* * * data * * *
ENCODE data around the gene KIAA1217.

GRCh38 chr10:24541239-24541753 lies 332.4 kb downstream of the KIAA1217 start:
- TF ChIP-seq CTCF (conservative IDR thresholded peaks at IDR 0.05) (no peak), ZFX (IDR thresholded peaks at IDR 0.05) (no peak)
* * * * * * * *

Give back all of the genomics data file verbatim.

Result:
ENCODE data around the gene KIAA1217.

GRCh38 chr10:24541239-24541753 lies 332.4 kb downstream of the KIAA1217 start:
- TF ChIP-seq CTCF (conservative IDR thresholded peaks at IDR 0.05) (no peak), ZFX (IDR thresholded peaks at IDR 0.05) (no peak)